Gorilla death highlights vague U.S. zoo safety rules

By Fiona Ortiz and Karen Freifeld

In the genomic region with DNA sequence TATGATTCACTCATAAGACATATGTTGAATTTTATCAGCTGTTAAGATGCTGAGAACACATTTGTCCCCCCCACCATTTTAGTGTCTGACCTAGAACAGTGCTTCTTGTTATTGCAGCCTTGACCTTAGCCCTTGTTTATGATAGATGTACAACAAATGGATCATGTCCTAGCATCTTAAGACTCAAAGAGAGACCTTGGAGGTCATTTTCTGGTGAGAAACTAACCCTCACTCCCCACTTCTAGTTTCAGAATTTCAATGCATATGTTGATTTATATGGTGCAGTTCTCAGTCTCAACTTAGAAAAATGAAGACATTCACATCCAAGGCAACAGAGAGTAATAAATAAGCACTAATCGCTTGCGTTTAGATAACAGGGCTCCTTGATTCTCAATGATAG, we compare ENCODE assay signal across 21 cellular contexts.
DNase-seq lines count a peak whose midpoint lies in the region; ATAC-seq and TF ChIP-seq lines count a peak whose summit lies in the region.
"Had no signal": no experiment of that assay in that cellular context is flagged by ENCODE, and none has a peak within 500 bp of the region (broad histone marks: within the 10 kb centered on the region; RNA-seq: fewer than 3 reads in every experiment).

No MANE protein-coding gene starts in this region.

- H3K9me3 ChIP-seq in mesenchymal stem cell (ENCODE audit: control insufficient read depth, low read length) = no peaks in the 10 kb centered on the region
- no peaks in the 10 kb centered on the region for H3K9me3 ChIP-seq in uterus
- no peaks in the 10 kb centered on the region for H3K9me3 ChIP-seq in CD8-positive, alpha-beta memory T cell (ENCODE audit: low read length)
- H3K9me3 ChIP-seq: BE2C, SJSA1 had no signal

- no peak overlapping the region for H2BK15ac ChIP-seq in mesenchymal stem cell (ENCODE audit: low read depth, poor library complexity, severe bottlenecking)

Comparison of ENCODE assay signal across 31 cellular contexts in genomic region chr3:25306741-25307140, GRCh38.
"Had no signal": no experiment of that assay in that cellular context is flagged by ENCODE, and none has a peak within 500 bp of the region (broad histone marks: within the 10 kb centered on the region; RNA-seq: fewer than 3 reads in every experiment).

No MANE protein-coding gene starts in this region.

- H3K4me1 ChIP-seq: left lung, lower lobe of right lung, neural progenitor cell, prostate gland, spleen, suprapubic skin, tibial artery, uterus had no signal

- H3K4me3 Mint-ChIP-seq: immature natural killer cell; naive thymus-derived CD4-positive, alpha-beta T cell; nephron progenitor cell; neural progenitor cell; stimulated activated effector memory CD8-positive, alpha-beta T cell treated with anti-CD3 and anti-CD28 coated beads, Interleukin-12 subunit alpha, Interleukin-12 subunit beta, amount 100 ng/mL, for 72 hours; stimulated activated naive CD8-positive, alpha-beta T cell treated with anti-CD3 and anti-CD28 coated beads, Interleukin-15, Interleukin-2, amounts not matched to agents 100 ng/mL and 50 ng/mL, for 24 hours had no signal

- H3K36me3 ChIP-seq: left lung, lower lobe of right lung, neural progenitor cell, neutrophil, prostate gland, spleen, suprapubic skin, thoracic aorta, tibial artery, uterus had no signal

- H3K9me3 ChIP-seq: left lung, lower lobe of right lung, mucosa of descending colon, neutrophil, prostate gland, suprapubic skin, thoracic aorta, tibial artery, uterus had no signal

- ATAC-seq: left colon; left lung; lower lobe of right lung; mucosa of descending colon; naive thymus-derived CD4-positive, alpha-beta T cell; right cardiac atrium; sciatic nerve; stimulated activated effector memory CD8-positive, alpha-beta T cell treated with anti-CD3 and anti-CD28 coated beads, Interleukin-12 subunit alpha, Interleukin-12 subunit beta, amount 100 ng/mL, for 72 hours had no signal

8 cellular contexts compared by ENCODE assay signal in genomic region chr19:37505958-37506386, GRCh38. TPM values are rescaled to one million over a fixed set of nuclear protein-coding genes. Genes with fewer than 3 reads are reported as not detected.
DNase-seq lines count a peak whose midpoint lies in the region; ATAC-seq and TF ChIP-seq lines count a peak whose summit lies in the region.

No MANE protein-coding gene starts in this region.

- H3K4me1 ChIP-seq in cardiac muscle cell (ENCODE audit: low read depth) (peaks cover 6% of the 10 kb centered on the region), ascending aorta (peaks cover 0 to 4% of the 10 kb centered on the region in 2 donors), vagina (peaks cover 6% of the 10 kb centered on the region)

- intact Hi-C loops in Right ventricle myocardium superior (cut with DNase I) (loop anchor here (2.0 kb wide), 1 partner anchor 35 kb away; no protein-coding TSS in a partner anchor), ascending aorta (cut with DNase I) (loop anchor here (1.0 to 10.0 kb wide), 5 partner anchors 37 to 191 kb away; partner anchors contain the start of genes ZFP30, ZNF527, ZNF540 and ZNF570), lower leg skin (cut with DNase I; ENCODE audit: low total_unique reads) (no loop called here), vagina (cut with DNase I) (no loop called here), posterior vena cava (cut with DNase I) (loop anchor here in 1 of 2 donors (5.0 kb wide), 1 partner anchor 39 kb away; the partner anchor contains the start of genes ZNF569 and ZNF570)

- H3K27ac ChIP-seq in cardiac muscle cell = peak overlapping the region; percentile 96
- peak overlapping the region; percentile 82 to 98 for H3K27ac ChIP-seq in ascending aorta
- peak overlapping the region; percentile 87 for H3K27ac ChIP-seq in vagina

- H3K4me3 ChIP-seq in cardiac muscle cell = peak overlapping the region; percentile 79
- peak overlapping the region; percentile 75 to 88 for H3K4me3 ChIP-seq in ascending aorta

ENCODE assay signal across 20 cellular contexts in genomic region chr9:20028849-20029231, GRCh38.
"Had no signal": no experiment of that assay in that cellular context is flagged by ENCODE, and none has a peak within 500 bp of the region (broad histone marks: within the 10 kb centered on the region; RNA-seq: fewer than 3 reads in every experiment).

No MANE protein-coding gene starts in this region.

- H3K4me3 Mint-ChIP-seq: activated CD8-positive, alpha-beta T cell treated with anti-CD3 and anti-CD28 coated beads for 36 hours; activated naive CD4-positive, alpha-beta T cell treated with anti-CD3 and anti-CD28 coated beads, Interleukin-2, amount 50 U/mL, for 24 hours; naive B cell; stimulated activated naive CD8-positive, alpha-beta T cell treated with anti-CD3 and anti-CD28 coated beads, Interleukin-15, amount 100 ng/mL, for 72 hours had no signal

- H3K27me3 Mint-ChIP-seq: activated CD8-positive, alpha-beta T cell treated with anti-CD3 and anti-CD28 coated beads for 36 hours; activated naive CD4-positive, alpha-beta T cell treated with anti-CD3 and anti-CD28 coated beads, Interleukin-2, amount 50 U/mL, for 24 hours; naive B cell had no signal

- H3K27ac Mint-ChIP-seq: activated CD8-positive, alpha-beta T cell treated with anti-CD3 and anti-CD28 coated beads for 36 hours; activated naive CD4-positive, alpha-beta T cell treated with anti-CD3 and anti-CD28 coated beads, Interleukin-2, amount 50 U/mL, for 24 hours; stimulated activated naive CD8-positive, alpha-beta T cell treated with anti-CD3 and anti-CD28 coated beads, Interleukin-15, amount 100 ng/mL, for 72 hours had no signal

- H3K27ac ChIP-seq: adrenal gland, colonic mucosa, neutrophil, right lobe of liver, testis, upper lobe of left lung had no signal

By Fiona Ortiz and Karen Freifeld CHICAGO/NEW YORK (Reuters) - U.S. zoos are left to decide under vague federal rules how to make animal exhibits safe, occasionally resulting in people getting into enclosures like a child who was rescued from a gorilla at the Cincinnati Zoo, industry officials and experts said. Zoo officials shot dead a critically endangered western lowland gorilla on Saturday after a 4-year-old got into its enclosure. The killing of 450-pound (200-kg), 17-year-old Harambe drew public outrage and questions about safety standards at zoos across the country and may result in criminal charges. The case highlights the trade-offs zoos make between safety and enabling visitors to get close-up views of the animals that they love. "The zoo compromised safety for having an aesthetically pleasing enclosure," said Mitchel Kalmanson, president of Lester Kalmanson Agency in Maitland, Florida, which insures animal facilities. "It should have had better fencing and a safety net and/or a secondary barrier. If they had a net in there, the boy wouldn’t have fallen 15 feet into a moat where the animal was," he added. U.S. rules spell out that contact between humans and dangerous animals must be avoided but are vague on how to achieve that, industry officials and experts said. The federal Animal Welfare Act says zoos must have a barrier that restricts physical contact between the public and nonhuman primates, but it does not specify height or material. The American Zoo Association, which inspects its accredited members, says, "Some means of deterring public contact with animals must be in place" but does not set specifications. And the U.S. Department of Agriculture, which enforces the Animal Welfare Act, has broad discretion to administer those standards, said James F. Gesualdi, special professor of law at Hofstra University and an expert on animals and the law. "Where they can be problematic is there can be differences of opinion as to what may be required," Gesualdi said. Despite the vague standards, the incidents are far from common. About 181 million people visit U.S. zoos and aquariums every year, according to the American Zoo Association, but only about 20 adults and children have been hurt or killed by zoo animals inside enclosures since 1990, according to the Born Free USA animal advocacy group. Dozens more injuries were caused by animals escaping or by animal attacks on zookeepers or handlers, according to Born Free. The Cincinnati Zoo, which is accredited by the American Zoo Association, said it more than meets standards with its three-foot-high barrier around the gorilla enclosure and has passed inspections. American Zoo Association spokesman Rob Vernon said the organization will learn from the Cincinnati incident and make improvements. However, Alan Sironen, an Ohio-based zoo consultant, said the federal rules already work well to protect animals and the public alike. "There are millions upon millions of visitors to zoos every year," he said. "It’s a tragedy what happened in Cincinnati, but that zoo has been open a long time and it’s very professionally run.” CRIMINAL TRESPASSING Critics say people are allowed to get too close to the animals, resulting in some getting in trouble for trespassing and others suing for lack of safety. In Ohio, two adults pleaded guilty in the past year to trespassing at zoos. In one case, a woman dropped her 2-year-old into a cheetah cage at the Cleveland zoo. In another, a man took a video of himself after jumping an outer fence at the Columbus zoo to get close to cougars. In 2012, a 2-year-old boy fell into an African wild dog exhibit at the Pittsburgh Zoo and was mauled to death. The parents of that boy, Maddox Derkosh, filed a wrongful death lawsuit against the zoo, claiming the barrier was too low, according to Robert Mongeluzzi Jr, a Philadelphia personal injury lawyer who handled the case. The case was resolved with a confidential settlement. "Any zoo that has an exhibit where a child can gain entry is deficient and unsafe," Mongeluzzi said on Tuesday. "Zoos have to be designed to keep children and patrons away from animals. The easiest way to handle that is with solid, transparent glass or Plexiglass." At least one zoo has made expensive upgrades to its gorilla exhibit to protect the public. In 2003, a 300-pound gorilla escaped from its enclosure at Franklin Park Zoo in Boston, injuring a 2-year-old girl and a teenage zoo employee. The male gorilla, known as Little Joe, then 10 years old, roamed through the zoo and nearby streets for nearly two hours before it was tranquilized and subdued. Little Joe was kept out of the public eye for over three years but is now on show again after the zoo completed in 2007 a $2.3 million renovation of the gorilla exhibit including a glass-walled cage featuring a mesh cap of woven steel. (Additional reporting by Gina Cherelus in New York; Editing by Ben Klayman and Cynthia Osterman)